Tom Taylor never expected to be a player in the business world; he just wanted to play video games. But as he got better and better, his passion for competitive gaming--and his desire to share his expertise with others--grew. Last year, Taylor, a top-five rated player in the pro-gaming circuit, started a video game coaching business to help others who wanted to improve their games. "I wanted to offer them a shortcut so they didn't have to go through what I did to learn," says Taylor, who started playing video games at age 7. Running his business, Gaming-Lessons, out of his Jupiter, Fla., home, Taylor draws dozens of clients from middle-school kids to middle-aged parents and from college students to celebrities. His fees? A whopping $65 an hour.

Two years ago, Eli Reich was a mechanical engineer consultant for a Seattle wind energy company when his messenger bag was stolen. The environmentally conscious Reich, who rode his bike to work every day, decided that instead of buying a new one, he would simply fashion another bag out of used bicycle-tire inner tubes that were lying around his house. Soon compliments on his sturdy black handmade messenger bag turned into requests. "That was the catalyst," says Reich, who obtained a business license, gave up his day job, and quickly launched Alchemy Goods in the basement of his apartment building. The company's motto: "Turning useless into useful."

Got rich friends and need to look the part? Those that can't afford to buy the latest Fendi purse can still sport it thanks to Bag Borrow or Steal, a designer handbag rental startup that allows customers to pay a monthly fee, pick and order handbags online, and borrow them for as long as they like. The service allows style-conscious customers access to the ultra-luxe and high-end products that they otherwise couldn't get their hands on. Monthly memberships range from $20 to $175 a month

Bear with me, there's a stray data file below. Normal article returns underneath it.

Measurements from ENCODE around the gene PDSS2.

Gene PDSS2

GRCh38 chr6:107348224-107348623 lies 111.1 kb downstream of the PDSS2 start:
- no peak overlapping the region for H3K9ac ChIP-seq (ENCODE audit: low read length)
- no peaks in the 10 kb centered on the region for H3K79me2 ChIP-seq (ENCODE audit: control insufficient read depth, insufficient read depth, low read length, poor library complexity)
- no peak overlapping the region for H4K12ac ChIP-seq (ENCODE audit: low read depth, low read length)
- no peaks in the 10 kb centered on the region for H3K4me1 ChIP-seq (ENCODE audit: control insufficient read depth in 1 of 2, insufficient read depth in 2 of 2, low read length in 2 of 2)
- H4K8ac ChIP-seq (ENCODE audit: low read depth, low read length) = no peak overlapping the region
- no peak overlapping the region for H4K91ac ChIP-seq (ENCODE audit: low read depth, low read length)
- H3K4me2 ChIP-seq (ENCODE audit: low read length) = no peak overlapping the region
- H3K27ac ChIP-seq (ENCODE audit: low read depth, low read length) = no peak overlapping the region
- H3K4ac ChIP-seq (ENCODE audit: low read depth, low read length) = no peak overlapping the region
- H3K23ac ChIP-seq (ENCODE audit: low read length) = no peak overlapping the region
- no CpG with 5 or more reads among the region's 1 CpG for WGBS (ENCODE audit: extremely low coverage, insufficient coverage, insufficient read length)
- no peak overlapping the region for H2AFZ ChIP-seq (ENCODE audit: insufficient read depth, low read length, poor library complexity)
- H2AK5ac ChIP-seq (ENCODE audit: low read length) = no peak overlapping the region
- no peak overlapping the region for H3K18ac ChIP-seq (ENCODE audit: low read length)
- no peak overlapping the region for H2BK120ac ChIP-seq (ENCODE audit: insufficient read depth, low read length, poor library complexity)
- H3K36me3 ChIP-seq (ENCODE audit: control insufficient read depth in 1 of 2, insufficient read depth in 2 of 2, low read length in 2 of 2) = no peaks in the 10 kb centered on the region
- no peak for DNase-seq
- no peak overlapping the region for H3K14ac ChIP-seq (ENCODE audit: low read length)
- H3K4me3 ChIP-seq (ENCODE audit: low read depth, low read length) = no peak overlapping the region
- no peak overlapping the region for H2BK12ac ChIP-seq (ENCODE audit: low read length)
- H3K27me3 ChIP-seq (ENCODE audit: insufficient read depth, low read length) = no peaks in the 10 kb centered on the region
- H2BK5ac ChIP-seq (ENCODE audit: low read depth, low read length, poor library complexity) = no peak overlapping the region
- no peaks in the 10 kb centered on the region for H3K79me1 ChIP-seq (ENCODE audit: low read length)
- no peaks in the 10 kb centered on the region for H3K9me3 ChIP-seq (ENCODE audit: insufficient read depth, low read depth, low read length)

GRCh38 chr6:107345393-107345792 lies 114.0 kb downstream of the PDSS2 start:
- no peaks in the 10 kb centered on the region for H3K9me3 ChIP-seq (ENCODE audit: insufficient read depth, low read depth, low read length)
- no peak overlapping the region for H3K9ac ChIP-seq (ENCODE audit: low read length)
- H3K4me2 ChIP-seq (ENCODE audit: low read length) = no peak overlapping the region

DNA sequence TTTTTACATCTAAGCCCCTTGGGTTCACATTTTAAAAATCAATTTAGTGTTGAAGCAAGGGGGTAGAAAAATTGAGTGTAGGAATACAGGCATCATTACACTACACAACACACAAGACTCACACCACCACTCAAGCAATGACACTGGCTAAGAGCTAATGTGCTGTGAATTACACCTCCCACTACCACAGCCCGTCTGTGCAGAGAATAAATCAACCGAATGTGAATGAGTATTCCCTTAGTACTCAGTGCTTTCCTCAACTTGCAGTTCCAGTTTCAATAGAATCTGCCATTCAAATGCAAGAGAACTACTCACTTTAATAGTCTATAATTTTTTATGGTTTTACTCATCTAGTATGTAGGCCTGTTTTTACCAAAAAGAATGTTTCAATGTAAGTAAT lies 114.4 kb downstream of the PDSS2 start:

When Jason Engen was an undergraduate student at the University of St. Thomas in St. Paul, Minnesota, he and his friends knew the challenges students faced in finding worthwhile internships. So for one of his business classes, Engen wrote a business plan detailing a concept for an internship placement service--one that would interview and screen students and match them with local companies that needed interns. "We hit a nerve in terms of the marketplace and focused 100 percent of our efforts on students," says Engen. "We started a week after we graduated, and it took off."

Started in 2005, Startup costs: $6,000

When July hit Miami in 1998, everyone seemed to be enjoying the dog days of summer--except the dogs. As owners took giant swigs from their 32-ounce water bottles, their dogs ran to and fro, wearily retrieving makeshift toys in the afternoon heat. It was on one sunny afternoon in July that Carlotta Lennox rolled by a park on a pair of rollerblades, noticed that the dogs looked tired and hungry, and realized how she could give the day back to the dogs. Seven years later, the first Hey Buddy pet vending machine was established in Bark Park Central, an off-leash dog park in Dallas. Lennox, 36, stocked the machine with dog treats, tennis balls, dog shirts, dog glasses--basically everything a dog might need for a walk in the park. And with its shingled roof and slated facade, the doghouse-inspired vending machine was hard to miss--which meant pets and their owners weren't the only ones begging Lennox for more.

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Five Cool Things US Business Owners And Freelancers Get Free - weird facts

1. Free business cards

What's the catch?weird facts - There are no catches. US printers are so overcompetitive, they are willing to give free business cards in hopes that you'll do more business with them later on. To be honest, the free designs not all that impressive, so printers conveniently offer you upgrade for $3 or something like that. I am sure that this is where they make their money.

2. Free Stamps And Postage

Hey, it's only $25 worth of free stamps, but every little bit counts, right?

3. Shawn Casey's Free Business In A Box

If you are into internet marketing, you no doubt know who Shawn Casey is. I personally use this one - it's the best from the list, besides free business cards.

4. Long Lost Sales Letters

This is another great one, if you are addicted to direct mail and direct response marketing, like I am. This is a big collection of old million dollar sales letters back from the 30s to the 80s. Pure marketing genius!

5. The Million Dollar Bookshelf

This site is basically a free collection of James Allen, Napoleon Hill, Benjamin Franklin, and many others. Rare marketing, copywriting and sales books, audiobooks and seminars for download.

'Gay bomb' wins Ig Nobel award - Weird Facts


'Gay bomb' wins Ig Nobel award - Weird Facts